Most Indian Stocks Drop as Vedanta Counters Gain in Automakers
Most Indian stocks dropped, with declines in metal producers countering advances in automakers and energy companies.
Vedanta Ltd. and Hindalco Industries Ltd., the largest copper and aluminum makers, were the worst performers on the S&P BSE Sensex after the BSE Ltd. said that the stocks would be removed from the benchmark from Dec. 21. Hero MotoCorp Ltd. and Bajaj Auto Ltd., the largest motorcycle makers, were among the biggest gainers on the index. GAIL India Ltd., a state supplier of natural gas, extended last week’s 24 percent rally on report Qatar has agreed to change its LNG-pricing formula to reflect the slump in global energy costs.
Three stocks slid for every two that climbed on the Sensex, which decreased 0.2 percent at the close after changing directions at least 12 times. The index has fallen 3.1 percent in November, its worst month since August, after foreigners pulled $657 million from local equities and the ruling Bharatiya Janata Party’s loss in a state election raised concern about its ability to push reforms. The winter session of parliament begins Thursday.
The probability that the Fed will raise the benchmark rate at its December meeting rose to 70 percent on Monday, according to futures data compiled by Bloomberg. That’s up from 50 percent at the start of this month.
Vedanta tumbled 2.9 percent, taking this year’s loss to 58 percent. Hindalco plunged 3.8 percent, extending this year’s slump to 53 percent.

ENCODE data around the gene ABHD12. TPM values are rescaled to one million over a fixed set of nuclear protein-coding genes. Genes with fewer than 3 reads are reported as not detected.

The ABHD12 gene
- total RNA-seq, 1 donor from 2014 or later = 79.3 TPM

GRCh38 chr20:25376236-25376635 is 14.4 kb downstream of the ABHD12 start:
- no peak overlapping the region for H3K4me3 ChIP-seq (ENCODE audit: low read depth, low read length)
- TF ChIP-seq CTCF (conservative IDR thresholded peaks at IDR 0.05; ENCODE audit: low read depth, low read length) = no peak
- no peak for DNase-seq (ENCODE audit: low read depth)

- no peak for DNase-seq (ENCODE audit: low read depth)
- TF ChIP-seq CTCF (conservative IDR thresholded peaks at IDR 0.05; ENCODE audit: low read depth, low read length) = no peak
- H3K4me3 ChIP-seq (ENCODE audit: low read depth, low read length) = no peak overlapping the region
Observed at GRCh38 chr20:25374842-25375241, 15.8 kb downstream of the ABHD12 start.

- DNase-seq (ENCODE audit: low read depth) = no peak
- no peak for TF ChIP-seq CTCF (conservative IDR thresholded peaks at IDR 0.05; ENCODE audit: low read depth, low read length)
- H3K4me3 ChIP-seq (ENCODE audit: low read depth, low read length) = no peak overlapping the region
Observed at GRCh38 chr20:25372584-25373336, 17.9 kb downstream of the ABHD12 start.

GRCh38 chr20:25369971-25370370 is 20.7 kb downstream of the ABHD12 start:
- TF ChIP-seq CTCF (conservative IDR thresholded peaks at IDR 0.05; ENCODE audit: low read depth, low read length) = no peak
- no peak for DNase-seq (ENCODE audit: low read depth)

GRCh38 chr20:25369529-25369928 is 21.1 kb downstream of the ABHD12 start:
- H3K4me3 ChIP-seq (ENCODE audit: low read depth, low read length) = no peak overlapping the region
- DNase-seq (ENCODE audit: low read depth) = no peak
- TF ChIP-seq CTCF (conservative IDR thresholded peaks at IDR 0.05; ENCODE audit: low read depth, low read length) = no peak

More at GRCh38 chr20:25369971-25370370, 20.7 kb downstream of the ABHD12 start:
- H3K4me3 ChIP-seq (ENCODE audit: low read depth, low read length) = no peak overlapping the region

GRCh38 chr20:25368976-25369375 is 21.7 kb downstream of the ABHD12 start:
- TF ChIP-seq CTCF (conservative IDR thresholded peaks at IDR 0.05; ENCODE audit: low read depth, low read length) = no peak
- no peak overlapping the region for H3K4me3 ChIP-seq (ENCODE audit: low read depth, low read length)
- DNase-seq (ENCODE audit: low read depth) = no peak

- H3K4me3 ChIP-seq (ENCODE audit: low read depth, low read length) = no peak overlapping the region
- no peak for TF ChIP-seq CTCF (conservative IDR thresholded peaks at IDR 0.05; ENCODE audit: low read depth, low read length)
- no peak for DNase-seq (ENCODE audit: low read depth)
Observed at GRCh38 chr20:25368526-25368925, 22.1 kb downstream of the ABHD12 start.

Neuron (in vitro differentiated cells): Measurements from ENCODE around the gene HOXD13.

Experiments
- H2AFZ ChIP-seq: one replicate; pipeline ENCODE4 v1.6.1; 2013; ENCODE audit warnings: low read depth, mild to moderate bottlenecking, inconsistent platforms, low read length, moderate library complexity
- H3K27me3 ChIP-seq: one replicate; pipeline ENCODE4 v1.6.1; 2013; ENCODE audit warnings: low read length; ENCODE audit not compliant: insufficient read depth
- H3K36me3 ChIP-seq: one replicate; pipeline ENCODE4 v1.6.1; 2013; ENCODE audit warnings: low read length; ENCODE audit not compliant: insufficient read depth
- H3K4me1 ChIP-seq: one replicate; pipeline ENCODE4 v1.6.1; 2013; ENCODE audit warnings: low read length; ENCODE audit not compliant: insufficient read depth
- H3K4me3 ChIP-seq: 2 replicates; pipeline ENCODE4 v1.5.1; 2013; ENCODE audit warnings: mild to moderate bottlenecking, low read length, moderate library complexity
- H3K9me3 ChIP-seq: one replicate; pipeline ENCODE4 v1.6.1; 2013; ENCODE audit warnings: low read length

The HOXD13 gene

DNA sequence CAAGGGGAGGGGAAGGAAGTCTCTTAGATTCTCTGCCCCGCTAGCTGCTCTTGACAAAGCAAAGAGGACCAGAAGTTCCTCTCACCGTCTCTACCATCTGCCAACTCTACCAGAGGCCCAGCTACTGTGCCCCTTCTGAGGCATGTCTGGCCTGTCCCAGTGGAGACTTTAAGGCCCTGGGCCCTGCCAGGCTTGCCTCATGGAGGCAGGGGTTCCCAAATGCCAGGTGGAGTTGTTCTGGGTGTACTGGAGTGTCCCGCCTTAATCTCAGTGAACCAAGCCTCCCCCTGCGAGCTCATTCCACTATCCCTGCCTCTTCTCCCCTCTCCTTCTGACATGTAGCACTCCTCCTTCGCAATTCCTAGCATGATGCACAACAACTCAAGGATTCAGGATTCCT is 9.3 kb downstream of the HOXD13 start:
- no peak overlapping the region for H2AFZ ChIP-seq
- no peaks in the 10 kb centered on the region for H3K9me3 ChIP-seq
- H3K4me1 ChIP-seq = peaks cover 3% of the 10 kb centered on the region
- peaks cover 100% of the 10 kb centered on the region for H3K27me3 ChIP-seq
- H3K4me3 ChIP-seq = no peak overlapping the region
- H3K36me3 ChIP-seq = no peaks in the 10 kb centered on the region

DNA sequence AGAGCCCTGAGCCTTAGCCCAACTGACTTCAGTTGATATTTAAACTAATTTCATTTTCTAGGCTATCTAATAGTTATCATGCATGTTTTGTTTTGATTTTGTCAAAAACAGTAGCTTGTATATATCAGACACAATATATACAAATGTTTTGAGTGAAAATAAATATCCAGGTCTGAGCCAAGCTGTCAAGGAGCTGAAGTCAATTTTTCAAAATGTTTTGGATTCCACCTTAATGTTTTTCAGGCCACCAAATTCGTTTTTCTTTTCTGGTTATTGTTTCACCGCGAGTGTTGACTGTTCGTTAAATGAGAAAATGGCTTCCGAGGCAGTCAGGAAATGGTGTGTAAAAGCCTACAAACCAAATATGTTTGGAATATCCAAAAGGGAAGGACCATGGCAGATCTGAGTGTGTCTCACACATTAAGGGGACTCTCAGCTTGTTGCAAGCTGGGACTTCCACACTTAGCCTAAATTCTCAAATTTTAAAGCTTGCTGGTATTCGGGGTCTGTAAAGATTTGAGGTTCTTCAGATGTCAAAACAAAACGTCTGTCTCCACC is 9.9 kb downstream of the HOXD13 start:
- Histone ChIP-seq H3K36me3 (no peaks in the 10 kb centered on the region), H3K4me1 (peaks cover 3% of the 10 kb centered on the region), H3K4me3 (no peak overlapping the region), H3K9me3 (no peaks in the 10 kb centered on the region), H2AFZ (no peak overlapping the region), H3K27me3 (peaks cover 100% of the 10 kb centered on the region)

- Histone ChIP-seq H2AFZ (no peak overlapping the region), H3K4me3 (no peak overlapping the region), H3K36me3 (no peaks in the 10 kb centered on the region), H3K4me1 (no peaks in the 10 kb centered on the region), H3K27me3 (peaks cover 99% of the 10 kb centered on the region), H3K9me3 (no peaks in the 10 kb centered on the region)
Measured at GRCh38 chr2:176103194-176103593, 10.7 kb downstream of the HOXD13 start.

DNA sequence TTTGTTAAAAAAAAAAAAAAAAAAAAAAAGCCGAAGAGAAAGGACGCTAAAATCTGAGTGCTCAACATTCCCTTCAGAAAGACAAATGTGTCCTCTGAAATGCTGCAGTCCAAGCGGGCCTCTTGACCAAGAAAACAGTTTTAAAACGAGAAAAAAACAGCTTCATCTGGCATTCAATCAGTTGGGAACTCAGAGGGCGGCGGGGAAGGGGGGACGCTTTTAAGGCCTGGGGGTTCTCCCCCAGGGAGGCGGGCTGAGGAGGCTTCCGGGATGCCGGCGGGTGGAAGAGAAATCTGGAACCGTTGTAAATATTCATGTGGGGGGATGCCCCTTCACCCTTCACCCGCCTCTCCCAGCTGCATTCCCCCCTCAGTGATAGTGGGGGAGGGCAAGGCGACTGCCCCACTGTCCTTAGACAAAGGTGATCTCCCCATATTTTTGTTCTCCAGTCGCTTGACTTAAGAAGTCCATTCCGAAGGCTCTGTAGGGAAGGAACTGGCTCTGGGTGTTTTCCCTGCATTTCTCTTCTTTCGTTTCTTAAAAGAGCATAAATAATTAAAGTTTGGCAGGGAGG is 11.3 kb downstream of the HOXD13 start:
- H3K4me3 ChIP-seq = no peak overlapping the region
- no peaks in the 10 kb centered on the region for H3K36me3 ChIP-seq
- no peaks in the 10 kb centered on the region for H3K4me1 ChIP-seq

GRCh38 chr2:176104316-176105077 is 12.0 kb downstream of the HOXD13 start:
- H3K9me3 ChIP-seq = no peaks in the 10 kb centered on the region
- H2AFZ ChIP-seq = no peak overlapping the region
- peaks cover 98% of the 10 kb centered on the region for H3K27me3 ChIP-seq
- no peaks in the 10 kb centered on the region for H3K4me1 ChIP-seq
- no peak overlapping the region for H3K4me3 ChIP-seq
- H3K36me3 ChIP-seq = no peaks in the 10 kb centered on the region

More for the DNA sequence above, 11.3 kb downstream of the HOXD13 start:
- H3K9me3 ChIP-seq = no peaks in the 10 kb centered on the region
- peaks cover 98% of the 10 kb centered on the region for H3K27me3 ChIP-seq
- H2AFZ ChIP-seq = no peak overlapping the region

Adani Ports & Special Economic Zone Ltd. climbed 2.5 percent and Asian Paints Ltd. rallied to its highest level since Oct. 23 on the announcement that the companies would be added to the Sensex.
Hero MotoCorp jumped 2.9 percent, reducing this year’s declines to 15 percent. Bajaj Auto
increased to its highest price this month.
Petronet bought less than it agreed to in 25-year contracts with RasGas after a slump in global energy prices led to the fuel being available in spot market at roughly half that rate, the report said. GAIL, Indian Oil Corp. and Bharat Petroleum Corp., the state-owned refiners, had agreed to buy all of the 7.5 million tons a year of LNG from Petronet.
Foreigners sold a net $14.5 million of local shares on Nov. 20, an eighth straight day of outflows. The withdrawals pared this year’s inflows to $3.7 billion. The Sensex trades at 15.3 times its projected 12-month profits, versus the 11.3 times for the MSCI Emerging Markets Index.